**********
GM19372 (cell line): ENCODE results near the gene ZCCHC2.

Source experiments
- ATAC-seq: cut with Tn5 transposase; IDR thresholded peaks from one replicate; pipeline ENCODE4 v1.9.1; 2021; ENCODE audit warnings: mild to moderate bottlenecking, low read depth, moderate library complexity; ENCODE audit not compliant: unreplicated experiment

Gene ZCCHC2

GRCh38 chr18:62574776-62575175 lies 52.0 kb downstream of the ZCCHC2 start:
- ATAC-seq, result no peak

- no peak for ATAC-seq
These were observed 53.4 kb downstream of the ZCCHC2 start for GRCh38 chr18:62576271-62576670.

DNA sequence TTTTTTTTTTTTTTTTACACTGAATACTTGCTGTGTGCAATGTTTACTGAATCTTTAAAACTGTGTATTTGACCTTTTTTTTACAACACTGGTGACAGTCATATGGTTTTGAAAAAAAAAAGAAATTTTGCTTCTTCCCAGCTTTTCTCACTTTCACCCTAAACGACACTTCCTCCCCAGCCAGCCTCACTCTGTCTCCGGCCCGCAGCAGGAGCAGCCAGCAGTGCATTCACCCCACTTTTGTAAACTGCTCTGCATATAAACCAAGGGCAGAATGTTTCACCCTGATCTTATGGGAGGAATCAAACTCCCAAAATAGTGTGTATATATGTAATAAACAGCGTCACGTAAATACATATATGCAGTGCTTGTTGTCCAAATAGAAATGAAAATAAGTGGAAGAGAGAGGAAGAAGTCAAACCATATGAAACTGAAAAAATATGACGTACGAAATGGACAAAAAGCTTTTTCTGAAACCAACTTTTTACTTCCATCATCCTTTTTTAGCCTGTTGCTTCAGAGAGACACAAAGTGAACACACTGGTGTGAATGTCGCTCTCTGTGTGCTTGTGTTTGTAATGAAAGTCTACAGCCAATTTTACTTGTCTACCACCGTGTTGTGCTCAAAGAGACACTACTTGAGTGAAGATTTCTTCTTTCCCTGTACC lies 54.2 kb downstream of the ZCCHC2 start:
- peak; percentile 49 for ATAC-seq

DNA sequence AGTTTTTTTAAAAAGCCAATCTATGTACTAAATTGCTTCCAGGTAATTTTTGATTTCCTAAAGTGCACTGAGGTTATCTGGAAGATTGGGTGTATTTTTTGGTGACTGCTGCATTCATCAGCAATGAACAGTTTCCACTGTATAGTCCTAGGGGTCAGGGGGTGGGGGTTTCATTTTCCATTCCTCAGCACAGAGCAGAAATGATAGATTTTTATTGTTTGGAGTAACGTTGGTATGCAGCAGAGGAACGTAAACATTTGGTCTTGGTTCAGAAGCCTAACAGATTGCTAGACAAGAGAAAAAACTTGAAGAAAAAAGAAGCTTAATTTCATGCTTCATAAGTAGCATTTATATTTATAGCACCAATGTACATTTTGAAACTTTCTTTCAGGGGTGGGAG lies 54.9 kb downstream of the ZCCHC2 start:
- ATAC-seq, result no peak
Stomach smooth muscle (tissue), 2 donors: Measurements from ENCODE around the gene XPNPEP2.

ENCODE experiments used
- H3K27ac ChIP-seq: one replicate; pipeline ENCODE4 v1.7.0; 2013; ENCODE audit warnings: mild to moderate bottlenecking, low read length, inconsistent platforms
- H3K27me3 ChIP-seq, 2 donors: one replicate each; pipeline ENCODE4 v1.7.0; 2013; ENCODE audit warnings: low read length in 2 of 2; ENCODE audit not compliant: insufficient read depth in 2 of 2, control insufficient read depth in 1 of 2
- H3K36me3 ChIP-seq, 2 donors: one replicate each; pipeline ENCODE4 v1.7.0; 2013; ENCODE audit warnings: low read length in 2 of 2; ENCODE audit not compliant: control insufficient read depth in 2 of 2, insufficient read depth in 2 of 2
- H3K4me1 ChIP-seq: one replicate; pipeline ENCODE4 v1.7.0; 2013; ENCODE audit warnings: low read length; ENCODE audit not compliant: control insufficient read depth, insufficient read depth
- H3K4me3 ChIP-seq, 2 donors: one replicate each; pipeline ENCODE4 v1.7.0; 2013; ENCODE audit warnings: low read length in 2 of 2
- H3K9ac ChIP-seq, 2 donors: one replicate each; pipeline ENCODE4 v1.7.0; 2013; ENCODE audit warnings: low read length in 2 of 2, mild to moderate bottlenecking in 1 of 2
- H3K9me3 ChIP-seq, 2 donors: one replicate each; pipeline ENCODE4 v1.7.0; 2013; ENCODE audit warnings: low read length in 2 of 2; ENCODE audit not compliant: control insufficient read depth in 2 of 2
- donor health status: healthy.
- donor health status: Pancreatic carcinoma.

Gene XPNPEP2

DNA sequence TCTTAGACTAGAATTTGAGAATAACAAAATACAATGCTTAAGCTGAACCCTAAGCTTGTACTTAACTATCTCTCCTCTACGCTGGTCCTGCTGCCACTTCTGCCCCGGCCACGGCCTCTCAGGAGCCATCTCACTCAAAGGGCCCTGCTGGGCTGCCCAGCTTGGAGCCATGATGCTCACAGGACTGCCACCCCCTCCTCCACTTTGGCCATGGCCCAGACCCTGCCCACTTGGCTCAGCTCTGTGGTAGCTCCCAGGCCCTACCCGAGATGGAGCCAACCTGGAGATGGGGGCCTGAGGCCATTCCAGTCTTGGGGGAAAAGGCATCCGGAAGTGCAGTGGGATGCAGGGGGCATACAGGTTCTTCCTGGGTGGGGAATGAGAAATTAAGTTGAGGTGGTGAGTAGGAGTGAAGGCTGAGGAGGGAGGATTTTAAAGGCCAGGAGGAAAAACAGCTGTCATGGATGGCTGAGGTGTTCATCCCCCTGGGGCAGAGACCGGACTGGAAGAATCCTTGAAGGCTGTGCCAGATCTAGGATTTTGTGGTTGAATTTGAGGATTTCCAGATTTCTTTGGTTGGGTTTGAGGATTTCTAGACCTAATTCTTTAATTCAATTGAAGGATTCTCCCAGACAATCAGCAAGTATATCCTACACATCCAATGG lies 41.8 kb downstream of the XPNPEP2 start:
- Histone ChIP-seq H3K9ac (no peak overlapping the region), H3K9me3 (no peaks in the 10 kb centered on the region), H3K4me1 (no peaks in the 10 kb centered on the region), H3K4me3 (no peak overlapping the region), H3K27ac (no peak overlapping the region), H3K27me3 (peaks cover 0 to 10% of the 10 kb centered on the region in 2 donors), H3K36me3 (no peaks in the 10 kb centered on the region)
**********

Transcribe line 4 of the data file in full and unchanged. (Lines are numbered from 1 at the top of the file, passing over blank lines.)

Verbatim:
Gene ZCCHC2